For the past several days, I have been living in Darkhan at a dormitory with my fellow trainees for a quick orientation. Before arriving in Darkhan (by way of a turbulent 4-hour bus ride), we stayed one night in a ger camp in Ulaanbaatar. Many of the volunteers agreed that our introduction to Mongolia has been "cushy." Our meals have been good and our days easy. We've had running water. I'm at an internet cafe (think less Starbucks, more basement where Mongolian teens play violent video games.)
Here in Darkhan, we've spent our days in seminars ranging from our job expectations, to crash courses in Mongolian before we begin our four-hour daily classes next week at site. We even had an orientation to Mongolian culture today including norms, taboos, and the proper way to do a variety of activities including entering and exiting a home and accepting and refusing food. Once we're at site, we'll be living with host (hashaa) families who will help us learn other survival skills. In fact, our families have received a checklist of the skills that we need to be able to complete successfully by the end of the summer. Included on the list: how to chop wood, how to clean the stove, how to wash clothes by hand, and the ever-important how to bathe in a tumpin (small plastic tub). Not included on the list: how to use a latrine.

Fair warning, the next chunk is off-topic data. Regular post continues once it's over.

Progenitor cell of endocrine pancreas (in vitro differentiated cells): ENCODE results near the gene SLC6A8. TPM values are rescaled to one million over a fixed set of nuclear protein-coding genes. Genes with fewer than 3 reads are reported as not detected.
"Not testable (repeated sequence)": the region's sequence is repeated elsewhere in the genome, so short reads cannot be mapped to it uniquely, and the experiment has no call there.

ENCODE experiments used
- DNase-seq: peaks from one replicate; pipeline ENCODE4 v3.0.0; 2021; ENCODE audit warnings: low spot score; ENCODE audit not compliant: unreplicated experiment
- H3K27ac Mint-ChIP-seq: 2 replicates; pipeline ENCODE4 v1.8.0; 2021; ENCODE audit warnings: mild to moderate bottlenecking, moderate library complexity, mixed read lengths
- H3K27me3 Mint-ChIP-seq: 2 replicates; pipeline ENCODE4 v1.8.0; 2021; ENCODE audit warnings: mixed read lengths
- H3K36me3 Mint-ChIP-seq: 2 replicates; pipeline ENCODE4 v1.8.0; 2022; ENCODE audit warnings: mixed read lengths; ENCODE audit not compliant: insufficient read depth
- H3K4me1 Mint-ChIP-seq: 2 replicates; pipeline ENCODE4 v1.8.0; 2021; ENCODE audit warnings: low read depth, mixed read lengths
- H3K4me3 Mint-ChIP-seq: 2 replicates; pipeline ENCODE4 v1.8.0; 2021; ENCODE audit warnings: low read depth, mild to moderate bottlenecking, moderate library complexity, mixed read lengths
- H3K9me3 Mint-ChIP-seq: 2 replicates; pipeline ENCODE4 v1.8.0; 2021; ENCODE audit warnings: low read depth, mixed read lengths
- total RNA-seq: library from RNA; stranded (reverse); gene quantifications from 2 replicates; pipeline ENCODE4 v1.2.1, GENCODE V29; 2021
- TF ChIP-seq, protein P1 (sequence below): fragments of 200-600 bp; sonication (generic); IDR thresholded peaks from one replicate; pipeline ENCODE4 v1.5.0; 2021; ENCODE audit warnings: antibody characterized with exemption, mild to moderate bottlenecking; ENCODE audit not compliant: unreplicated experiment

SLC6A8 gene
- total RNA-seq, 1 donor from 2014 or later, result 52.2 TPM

We concluded today's training by receiving information about our host families. I am very excited to go to site tomorrow and meet my hashaa family and the cows and dogs that they own. I'll be spending the summer with this family and they will invariably become my own. Not to mention, I will have no choice but to pick up Mongolian faster once out of my sweet dorm life and into complete submersion. Just think, in a few months I might be able to understand what these teenage boys are yelling in exclamation as they shoot guns and basketballs on the computers next to mine.
Though I am anticipating meeting my hashaa family, they will, of course, be no replacement for my own. I learned today that my brother and sister-in-law saw the heartbeat of their first baby, and I can only imagine what the phone call of that news would have been like. However, I hope that my family finds solace in knowing that I am being taken into this Mongolian family as one of their own without exception, and that the Peace Corps is making every effort to ensure my safety during my service.